This page contains a Flash digital edition of a book.
than 2,300 people commented on the entry; a staggering number for a personal blog. Thousands more began following her on Twitter and soon Alice, her tragic story and her bucket list adventure, were featured in newspapers and on television screens across the country. The list itself ranged from the simple to the

sensational. Alice wanted to go to her school prom; she wanted to get a back massage and have her hair done. But she also wanted to swim with sharks,

to stay in the special Chocolate room at Alton Towers theme park, to meet Take That and go whale watching. And, from between that first post in 2011 and

her death in January, the teenager achieved everything on her list. But she did more than that; with her

urging, more than 60,000 people signed up on the national bone-marrow register. And Alice’s sister Milly has so far raised more than £100,000 for charity. The courage and resilience of Alice and her family held the attention of the nation and so the blog’s readership grew. One by one the items on Alice’s bucket

list were ticked off and each time she achieved another goal, she wrote up the experience online. The blog became one of two stories. In the

first, a young girl went through a series of scans and operations, growing weaker as a relentless disease coursed through her. This story she told with simple honesty and

a heartbreaking lack of self-pity, something an older person would have struggled to deliver. But in the other, a brave, inspiring teenager

refused to let a cancer she had done nothing to deserve stop her enjoying her life. It would have been easy for her to feel utterly, uselessly sorry for herself and who could blame her? She had been told her life was to end just as it was really beginning to start. She was facing death decades before her parents Vicky and Simon would expect to face their own. Yet instead she refused to do this, not in some

grandstanding act of defiance, but by simply choosing to concentrate on how best to use the limited time she knew she had. Even in her final entry, in January this year,

Alice remained buoyant. She wrote: “Other than the fact that I’m really tired and funny lights still bother me, I feel a whole lot better and the lumps in my neck have actually gone down again. So, my New Year mission is to get a bit fatter which will hopefully give me more energy!” Less than a month after this, she had died. One of the most interesting goals on Alice’s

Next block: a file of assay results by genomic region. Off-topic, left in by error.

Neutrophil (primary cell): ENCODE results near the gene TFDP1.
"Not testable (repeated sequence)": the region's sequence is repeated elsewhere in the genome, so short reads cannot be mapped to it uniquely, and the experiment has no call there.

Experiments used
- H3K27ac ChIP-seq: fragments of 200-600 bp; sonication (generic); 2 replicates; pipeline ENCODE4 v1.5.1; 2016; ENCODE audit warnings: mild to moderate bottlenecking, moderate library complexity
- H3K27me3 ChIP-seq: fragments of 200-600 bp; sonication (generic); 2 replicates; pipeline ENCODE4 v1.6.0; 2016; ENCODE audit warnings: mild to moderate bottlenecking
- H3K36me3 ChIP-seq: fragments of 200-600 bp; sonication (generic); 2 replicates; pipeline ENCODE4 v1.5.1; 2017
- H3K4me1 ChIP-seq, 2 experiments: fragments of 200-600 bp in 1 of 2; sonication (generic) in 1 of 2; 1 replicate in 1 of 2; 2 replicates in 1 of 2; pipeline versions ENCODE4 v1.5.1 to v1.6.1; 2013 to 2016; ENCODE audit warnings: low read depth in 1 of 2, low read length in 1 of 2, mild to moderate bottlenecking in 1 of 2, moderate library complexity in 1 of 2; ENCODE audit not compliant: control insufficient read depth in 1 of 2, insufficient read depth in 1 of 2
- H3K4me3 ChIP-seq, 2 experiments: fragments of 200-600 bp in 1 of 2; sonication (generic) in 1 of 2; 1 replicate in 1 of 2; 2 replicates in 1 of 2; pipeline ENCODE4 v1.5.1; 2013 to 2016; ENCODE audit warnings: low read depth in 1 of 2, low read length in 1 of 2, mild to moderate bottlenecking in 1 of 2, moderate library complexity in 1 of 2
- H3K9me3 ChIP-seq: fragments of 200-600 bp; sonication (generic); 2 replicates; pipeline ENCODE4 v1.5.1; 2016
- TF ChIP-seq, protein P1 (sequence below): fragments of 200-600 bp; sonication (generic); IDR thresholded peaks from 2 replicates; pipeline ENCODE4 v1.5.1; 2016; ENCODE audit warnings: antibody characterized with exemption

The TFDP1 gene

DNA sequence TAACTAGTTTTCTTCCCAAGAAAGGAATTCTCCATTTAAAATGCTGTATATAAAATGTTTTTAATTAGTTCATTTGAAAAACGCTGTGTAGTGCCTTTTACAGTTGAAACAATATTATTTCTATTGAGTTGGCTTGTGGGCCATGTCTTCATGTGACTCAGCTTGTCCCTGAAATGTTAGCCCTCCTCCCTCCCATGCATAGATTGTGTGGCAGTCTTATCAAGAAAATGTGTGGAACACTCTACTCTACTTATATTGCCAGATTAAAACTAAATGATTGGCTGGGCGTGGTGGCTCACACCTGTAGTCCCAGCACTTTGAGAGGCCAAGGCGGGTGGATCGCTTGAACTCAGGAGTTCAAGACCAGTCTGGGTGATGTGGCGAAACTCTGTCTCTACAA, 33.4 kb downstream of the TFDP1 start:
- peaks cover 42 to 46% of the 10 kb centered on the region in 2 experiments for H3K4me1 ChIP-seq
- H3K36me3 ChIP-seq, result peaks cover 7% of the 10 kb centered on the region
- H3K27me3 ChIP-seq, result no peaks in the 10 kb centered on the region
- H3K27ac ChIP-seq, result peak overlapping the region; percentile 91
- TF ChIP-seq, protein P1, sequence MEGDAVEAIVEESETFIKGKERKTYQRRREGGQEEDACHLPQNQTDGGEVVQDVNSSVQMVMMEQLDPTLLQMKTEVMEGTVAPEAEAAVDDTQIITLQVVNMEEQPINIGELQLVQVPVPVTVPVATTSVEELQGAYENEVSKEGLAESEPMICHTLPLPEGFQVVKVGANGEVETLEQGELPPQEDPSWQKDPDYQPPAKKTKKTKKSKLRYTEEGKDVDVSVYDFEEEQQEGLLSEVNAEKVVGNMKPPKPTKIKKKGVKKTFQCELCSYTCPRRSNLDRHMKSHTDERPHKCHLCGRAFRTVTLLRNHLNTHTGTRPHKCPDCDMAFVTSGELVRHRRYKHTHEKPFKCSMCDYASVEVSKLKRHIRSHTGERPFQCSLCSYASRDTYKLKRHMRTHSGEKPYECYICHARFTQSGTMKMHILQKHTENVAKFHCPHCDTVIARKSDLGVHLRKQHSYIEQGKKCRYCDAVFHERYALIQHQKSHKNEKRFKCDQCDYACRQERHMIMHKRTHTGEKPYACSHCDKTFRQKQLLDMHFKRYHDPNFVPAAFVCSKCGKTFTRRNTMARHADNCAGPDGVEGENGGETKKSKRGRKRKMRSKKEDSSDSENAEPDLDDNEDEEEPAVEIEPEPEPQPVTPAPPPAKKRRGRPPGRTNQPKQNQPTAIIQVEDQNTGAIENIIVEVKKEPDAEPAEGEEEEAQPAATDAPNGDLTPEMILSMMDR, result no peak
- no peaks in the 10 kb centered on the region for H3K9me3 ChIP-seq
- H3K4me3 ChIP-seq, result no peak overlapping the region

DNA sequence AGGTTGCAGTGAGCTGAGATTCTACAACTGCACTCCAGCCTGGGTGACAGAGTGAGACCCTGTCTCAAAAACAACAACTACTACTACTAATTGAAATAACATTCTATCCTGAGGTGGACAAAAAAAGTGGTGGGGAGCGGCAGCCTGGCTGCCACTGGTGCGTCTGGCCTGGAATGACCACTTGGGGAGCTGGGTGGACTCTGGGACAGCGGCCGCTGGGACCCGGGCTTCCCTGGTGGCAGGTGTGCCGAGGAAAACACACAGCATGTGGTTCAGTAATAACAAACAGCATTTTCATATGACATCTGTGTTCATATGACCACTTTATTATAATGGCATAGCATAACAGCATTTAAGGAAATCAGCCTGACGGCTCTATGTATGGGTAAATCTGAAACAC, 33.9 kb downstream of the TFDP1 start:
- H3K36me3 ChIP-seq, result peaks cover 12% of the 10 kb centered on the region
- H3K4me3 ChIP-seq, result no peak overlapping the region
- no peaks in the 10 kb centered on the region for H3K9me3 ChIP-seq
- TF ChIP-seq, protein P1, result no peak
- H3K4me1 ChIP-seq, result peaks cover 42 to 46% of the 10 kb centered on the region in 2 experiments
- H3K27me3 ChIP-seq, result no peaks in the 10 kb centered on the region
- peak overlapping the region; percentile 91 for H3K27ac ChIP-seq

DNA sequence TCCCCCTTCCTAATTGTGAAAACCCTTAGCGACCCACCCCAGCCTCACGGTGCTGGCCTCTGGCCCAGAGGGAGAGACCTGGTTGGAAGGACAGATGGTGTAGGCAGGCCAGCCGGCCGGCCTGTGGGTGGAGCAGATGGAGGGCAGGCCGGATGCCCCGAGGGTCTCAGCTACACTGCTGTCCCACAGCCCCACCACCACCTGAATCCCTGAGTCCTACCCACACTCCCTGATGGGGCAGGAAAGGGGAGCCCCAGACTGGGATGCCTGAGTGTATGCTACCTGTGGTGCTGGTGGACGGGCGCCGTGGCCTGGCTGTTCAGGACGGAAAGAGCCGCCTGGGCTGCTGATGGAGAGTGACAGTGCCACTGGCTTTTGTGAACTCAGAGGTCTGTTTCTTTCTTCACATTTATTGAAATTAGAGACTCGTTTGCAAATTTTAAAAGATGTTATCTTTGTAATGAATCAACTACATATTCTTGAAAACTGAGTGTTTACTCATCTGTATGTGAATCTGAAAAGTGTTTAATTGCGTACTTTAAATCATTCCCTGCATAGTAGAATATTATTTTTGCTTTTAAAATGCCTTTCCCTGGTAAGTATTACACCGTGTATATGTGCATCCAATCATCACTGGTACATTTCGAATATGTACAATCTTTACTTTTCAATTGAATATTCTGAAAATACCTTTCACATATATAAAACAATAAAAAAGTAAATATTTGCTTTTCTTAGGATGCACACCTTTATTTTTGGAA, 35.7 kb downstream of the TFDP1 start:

36 Farewell Magazine

list was “Get everyone to have a bucket list”. And perhaps there is some sense there - and some interest. A quick search on the internet throws up two

websites; and Both sites allow users to upload their own personal bucket lists and share them with each other. The most popular entries are listed and ranked, giving inspiration to others. At, the most popular entries include swimming with a whale shark, climbing Ben Nevis, volunteering at a hospice, meeting Oprah Winfrey, trying a fried Snickers, falling in love and starting a family. Users share their lists then tick off each

experience, inspiring each other in a supportive community. The idea here is not for terminally ill people

to pack their final few months with exotic adventures. It is for everyone to really think what it is they want from life, write these goals down and use the energy and encouragement of a like-minded community to achieve them. For Alice Pyne, the bucket list was a way of

packing a lifetime’s exploration and experience into the handful of years she was given. But by the time she died, she had done more than many people achieve in a life five times as long. We all die; all our lives are terminal. We may

not know how long we have, but, like Alice, we should live while we can and perhaps a bucket list can help us do just that.

Top – Bottom: Whales 2 by, Red parachute landing on stormy sky by, Machu Picchu by, Don't let her fall, she is so fragile by, Diving in Egypt near Dahab in the red sea by

Top: Colorful hot air balloon fly over the blue sea by, Bottom: Monte Bragalata 4 by

Page 1  |  Page 2  |  Page 3  |  Page 4  |  Page 5  |  Page 6  |  Page 7  |  Page 8  |  Page 9  |  Page 10  |  Page 11  |  Page 12  |  Page 13  |  Page 14  |  Page 15  |  Page 16  |  Page 17  |  Page 18  |  Page 19  |  Page 20  |  Page 21  |  Page 22  |  Page 23  |  Page 24  |  Page 25  |  Page 26  |  Page 27  |  Page 28  |  Page 29  |  Page 30  |  Page 31  |  Page 32  |  Page 33  |  Page 34  |  Page 35  |  Page 36  |  Page 37  |  Page 38  |  Page 39  |  Page 40  |  Page 41  |  Page 42  |  Page 43  |  Page 44  |  Page 45  |  Page 46  |  Page 47  |  Page 48  |  Page 49  |  Page 50  |  Page 51  |  Page 52  |  Page 53  |  Page 54  |  Page 55  |  Page 56  |  Page 57  |  Page 58  |  Page 59  |  Page 60  |  Page 61  |  Page 62  |  Page 63  |  Page 64  |  Page 65  |  Page 66  |  Page 67  |  Page 68  |  Page 69  |  Page 70  |  Page 71  |  Page 72  |  Page 73  |  Page 74  |  Page 75  |  Page 76  |  Page 77  |  Page 78  |  Page 79  |  Page 80  |  Page 81  |  Page 82  |  Page 83  |  Page 84